The goal of life longevity for many is to live a long and healthy life with reduced worries of diseases and health ailments. It’s also to live a life of improved mental and physical wellness with reduced frailty and keeping the mind sharp. According to researchers, there is a diet that can help with all of these. What is it?
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Following the Mediterranean diet could help one not only live longer but also help keep the mind sharp and reduce frailty in old age.
Experts from the UK, France, Italy, the Netherlands and Poland wanted to see if following a Mediterranean diet for a year could improve participant’s microbiome and therefore increase life expectancy.
Researchers analysed the gut microbiome at the beginning and end of the 12-month diet period.
Stool samples were analysed from retired adults in five different countries and the results were startling.
Participants who adhered strictly to the Mediterranean diet experienced the greatest gain in desirable bacteria, while losing the most “bad” bacteria.
In other words, their microbiome was re-programmed.
The researchers observed an increase in the types of bacteria previously associated with indicators of reduced frailty, such as walking speed and hand grip strength.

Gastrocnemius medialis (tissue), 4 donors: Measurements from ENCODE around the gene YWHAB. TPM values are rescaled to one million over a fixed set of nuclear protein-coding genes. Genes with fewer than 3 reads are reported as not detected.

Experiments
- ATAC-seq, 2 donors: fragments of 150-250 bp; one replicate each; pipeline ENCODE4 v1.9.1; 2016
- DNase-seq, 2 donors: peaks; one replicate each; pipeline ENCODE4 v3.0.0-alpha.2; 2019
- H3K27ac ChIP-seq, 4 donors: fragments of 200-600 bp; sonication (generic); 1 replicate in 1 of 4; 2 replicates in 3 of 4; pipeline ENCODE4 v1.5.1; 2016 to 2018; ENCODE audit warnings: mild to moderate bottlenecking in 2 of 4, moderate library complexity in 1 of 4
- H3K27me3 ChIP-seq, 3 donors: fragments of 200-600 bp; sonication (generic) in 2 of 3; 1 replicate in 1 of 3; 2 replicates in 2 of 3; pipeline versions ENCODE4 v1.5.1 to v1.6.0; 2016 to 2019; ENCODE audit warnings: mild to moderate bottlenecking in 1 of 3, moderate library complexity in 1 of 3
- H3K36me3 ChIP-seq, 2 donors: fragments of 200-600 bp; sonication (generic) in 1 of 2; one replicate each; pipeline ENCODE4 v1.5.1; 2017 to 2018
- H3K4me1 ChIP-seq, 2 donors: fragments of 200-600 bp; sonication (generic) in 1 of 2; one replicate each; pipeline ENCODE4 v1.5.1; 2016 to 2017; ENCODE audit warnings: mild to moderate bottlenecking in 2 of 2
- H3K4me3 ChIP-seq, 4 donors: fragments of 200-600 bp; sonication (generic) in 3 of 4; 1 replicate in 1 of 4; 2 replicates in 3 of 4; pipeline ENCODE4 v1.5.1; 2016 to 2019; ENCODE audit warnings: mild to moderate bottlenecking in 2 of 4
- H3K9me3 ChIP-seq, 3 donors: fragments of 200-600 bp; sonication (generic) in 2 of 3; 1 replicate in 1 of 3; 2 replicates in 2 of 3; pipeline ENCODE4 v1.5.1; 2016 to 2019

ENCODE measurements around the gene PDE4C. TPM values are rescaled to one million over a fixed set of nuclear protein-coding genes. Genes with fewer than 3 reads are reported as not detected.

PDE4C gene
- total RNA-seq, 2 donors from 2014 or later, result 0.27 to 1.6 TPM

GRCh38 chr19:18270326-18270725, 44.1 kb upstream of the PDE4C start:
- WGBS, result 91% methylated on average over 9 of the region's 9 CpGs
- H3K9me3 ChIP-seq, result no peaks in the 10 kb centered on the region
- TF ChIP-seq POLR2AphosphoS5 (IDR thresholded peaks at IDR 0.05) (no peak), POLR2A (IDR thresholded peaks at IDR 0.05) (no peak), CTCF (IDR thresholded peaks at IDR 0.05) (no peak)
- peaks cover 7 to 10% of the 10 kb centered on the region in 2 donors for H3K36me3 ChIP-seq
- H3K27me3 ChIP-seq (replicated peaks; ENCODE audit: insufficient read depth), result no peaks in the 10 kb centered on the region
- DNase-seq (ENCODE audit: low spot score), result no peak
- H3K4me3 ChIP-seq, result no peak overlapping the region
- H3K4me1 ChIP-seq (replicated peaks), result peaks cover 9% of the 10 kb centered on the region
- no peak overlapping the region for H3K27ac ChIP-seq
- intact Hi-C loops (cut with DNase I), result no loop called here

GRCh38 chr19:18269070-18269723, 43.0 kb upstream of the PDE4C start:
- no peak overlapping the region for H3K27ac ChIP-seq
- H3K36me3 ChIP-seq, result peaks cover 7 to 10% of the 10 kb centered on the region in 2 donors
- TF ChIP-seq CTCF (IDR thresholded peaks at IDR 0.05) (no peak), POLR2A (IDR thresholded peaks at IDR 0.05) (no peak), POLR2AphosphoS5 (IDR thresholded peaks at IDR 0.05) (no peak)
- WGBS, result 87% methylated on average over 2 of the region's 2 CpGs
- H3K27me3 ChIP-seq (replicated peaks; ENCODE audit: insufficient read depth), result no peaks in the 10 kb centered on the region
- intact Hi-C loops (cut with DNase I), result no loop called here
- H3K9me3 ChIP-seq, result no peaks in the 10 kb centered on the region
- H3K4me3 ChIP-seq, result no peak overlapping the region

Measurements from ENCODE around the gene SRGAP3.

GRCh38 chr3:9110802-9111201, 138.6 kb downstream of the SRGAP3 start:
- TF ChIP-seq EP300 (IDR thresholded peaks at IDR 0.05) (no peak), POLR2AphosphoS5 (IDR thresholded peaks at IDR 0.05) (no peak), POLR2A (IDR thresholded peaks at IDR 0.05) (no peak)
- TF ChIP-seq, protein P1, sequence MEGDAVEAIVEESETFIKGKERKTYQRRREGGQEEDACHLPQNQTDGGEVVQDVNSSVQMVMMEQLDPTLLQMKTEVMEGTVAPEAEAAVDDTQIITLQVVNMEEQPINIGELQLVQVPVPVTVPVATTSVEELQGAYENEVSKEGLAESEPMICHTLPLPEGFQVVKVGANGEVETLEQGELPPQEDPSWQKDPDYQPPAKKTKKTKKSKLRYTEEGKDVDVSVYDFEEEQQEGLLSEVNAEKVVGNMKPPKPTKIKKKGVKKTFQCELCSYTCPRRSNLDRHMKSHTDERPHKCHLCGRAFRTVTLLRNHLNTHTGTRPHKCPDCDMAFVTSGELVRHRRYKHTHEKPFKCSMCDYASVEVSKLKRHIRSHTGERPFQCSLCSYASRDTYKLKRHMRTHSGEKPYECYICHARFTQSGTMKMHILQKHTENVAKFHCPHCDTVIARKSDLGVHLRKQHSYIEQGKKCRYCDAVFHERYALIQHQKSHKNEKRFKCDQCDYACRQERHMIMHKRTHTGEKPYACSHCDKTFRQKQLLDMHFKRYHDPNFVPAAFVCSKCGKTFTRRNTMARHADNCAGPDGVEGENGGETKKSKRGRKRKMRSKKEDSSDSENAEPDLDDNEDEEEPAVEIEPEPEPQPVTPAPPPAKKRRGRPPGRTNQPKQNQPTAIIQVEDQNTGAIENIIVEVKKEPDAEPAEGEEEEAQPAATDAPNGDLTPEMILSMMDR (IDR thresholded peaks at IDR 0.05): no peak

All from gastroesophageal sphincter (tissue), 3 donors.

A significant positive change was seen in the gut microbiome of those with reduced frailty.
As a result, their condition was slowed, the researchers said.
The researchers said the most striking finding was how strong the link was between an improved gut environment and markers of ageing.
The participants in the study followed either a diet rich in healthy fats, fruit and vegetables whilst the others continued eating their normal diet.
By analysing each participants stools they were able to discover that the Mediterranean diet boosted bacteria in the gut.
Trillions of bacteria live in the digestive tract and play an important role in health.
Of the thousands of species of gut microbes that live in the gut, some are healthy for the body – while others are not.
Following the Mediterranean diet the health and diversity of the gut microbes improved, preventing and treating conditions like obesity, diabetes, heart disease and inflammation associated with autoimmune diseases.
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What are microbiomes?
Both inside and out, the body harbours a huge array of micro-organisms.
The body contains single-celled organisms known as archaea as well as fungi, viruses and other microbes and together these are dubbed the human microbiota.
The microbiome weights two to three pounds and contains 10 times more cells than our own.
Microbiomes helps to break down food, provide key nutrients and even play a role in inflammation and the integrity of the intestinal tract.
Scientists studied a population of fruit flies and discovered that five to six days before death these flies had developed a ‘leaky’ gut.
This lead to harmful substances to seep into their body and changes to their bacteria hinting that the bacteria was the driving force of the decline.
When these flies had a reduction in their bacterial population, they experienced a significant boost to their lifespan.
Thus proving that having a healthy microbiome increased a person’s life expectancy and the Mediterranean diet greatly improves one’s microbiomes.
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